This is our bi-weekly farm share from Long Life Farm, an organic CSA in Hopkinton MA. This what we got and how I stored them. I don’t always have time to wash and store them the day I get them, but it usually works out fine to do it the next day since everything is so fresh. At the bottom, I have recipe suggestions. I wait to go to the grocery store after we get the farm share, so I can plan meals to use everything up promptly.
Store unwashed sealed in labeled plastic bags in fridge:
- Kohlrabi bulbs (remove greens before storing to wash)
- Scallions / Green Onions
- Yellow Summer squash / yellow zucchini
- Costata Romanesco zucchini
- Dark Green zucchini
- Green Cabbage
- Baby Beet bulbs (remove greens before storing to wash)
Wash all greens in sink, use salad spinner to drain, wrap in paper towels, put into labeled zipper bags and store in fridge:
- Redbor Kale
- Pirat Lettuce
- Rouge D’Hiver Red Lettuce
- Kohlrabi greens (Bitter Greens)
- Baby Beet greens (Bitter Greens)
Kohlrabi bulbs, beets, zucchini and summer squash are very tasty when sliced and cooked on the grill in a metal vegetable basket so they don’t fall through the grate. I usually serve them with grilled chicken or sausage, also with small potatoes roasted in the grill. Zucchini and squash cook quickly, maybe 3 minutes per side on the grill. Kohlrabi bulbs & beets take longer, maybe 6 minutes per side. Small potatoes more like 7-8 minutes per side.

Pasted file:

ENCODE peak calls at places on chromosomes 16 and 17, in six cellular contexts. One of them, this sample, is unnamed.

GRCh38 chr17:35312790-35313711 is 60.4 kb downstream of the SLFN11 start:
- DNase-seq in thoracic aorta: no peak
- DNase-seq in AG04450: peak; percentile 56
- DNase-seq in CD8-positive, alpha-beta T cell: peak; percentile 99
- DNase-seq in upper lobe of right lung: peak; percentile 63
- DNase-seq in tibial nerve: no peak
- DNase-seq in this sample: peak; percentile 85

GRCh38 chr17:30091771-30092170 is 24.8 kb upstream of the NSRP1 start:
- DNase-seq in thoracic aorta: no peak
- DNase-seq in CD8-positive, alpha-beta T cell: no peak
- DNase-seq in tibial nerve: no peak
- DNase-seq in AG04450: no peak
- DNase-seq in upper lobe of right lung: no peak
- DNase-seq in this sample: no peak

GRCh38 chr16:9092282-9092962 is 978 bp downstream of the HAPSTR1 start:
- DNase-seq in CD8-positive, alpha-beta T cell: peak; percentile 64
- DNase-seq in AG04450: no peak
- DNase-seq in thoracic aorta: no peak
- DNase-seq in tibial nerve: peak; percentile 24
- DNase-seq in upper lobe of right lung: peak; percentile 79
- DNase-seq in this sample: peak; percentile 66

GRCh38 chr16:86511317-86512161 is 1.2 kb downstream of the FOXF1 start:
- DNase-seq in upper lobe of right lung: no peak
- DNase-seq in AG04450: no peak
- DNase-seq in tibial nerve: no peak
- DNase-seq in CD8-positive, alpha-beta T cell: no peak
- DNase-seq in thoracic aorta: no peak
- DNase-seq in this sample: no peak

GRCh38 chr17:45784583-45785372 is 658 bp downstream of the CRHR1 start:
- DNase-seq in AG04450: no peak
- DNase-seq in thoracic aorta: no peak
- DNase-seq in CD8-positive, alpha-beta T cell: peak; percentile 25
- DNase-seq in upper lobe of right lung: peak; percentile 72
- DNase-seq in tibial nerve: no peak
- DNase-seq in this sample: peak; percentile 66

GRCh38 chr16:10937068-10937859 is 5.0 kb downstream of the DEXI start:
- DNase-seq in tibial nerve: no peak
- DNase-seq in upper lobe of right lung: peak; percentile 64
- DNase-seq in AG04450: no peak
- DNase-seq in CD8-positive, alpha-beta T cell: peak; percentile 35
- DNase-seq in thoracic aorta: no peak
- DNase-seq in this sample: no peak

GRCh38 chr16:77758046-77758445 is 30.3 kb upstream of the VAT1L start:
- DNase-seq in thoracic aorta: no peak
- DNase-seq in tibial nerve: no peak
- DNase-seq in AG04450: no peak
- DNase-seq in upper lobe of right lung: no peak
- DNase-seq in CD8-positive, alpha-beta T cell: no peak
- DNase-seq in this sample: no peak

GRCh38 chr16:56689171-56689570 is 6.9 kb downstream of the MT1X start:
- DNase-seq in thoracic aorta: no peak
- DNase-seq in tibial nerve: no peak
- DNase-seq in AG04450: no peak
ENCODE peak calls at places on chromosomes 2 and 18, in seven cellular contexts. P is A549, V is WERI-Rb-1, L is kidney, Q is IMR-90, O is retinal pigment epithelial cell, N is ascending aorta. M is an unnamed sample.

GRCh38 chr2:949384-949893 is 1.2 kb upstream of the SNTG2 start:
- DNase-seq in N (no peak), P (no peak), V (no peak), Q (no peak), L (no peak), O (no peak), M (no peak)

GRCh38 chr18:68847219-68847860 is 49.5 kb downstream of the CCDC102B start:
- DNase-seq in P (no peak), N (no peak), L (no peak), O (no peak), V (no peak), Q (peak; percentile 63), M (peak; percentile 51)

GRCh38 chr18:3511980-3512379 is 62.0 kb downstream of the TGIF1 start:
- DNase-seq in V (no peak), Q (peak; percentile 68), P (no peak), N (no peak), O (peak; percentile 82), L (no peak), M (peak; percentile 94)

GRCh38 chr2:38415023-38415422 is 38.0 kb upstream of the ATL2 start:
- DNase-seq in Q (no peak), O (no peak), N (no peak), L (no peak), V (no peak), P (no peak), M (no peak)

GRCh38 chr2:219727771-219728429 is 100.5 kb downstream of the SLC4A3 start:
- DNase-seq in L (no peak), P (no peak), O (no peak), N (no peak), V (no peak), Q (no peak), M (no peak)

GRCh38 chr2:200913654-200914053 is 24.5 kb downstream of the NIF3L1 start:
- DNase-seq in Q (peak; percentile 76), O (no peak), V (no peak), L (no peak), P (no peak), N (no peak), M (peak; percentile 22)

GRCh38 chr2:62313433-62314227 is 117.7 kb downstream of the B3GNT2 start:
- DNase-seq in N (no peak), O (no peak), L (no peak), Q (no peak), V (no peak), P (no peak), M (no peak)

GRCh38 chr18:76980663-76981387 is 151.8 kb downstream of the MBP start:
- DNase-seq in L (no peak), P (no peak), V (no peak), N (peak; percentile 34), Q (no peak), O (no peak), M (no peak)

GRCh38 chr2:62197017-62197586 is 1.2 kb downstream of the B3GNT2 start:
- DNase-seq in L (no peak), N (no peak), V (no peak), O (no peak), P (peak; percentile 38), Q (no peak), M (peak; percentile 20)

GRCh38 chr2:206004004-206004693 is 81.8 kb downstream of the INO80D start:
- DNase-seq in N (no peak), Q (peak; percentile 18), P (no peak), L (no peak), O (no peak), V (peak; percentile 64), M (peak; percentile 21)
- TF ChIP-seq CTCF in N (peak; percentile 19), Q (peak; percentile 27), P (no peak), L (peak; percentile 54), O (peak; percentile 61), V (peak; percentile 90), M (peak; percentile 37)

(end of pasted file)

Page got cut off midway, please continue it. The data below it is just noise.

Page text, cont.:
I’m not a fan of cole slaw, which is what many people do to use up their cabbage. The only cabbage recipe I really like is baked stuffed cabbage with tomato sauce. I start by steaming the whole head of cabbage for about 30 minutes. Then I fill each leaf with about 1 Tbsp of my favorite raw meatball recipe (sun-dried tomato chicken meatballs) and roll the leaves around the meat into balls. I put the stuffed leaves in a lasagna pan and cover with tomato sauce and a little parmesan cheese. I cover the dish with foil and bake at 400F for 30 minutes until meat is thoroughly cooked. Someday I might try to make sauerkraut, which I like, but have never attempted to make at home.
We tend to get a lot of scallions (green onions), more than I can use up before the next farm share is ready. You can substitute them in most recipes that call for onions, so I avoid buying onions at the supermarket in the summer. They are good in stir-fry. You can use up both parsley and scallions in a cous-cous tabouli salad. If you have too many scallions and parsley, you can freeze them to use later in turkey stock at Thanksgiving. You can also dry them by slow cooking in the oven, then could be used as lightweight spices to take on a backpacking camping trip.
For any variety of kale, I enjoy this Lemon-Parmesan kale salad recipe. Kale is tough, so the key is to let the dressing soak in for 5 minutes or more before serving and that softens up the kale. Bitter greens, such as kohlrabi, beet, radish or turnip, are kind of an acquired taste. But if you cook them in bacon grease with a little garlic slowly for a long time they do soften up. Then you can sprinkle with lemon juice and serve as a side or maybe over rice. They cook down to a very small amount, so I tend to also serve a second vegetable that people are more likely to enjoy anyway. The lettuce I have no problem using up. I tend to have a salad for lunch every day with grilled chicken. If I have a lot of romaine lettuce, I might make a caesar salad for a dinner one night too.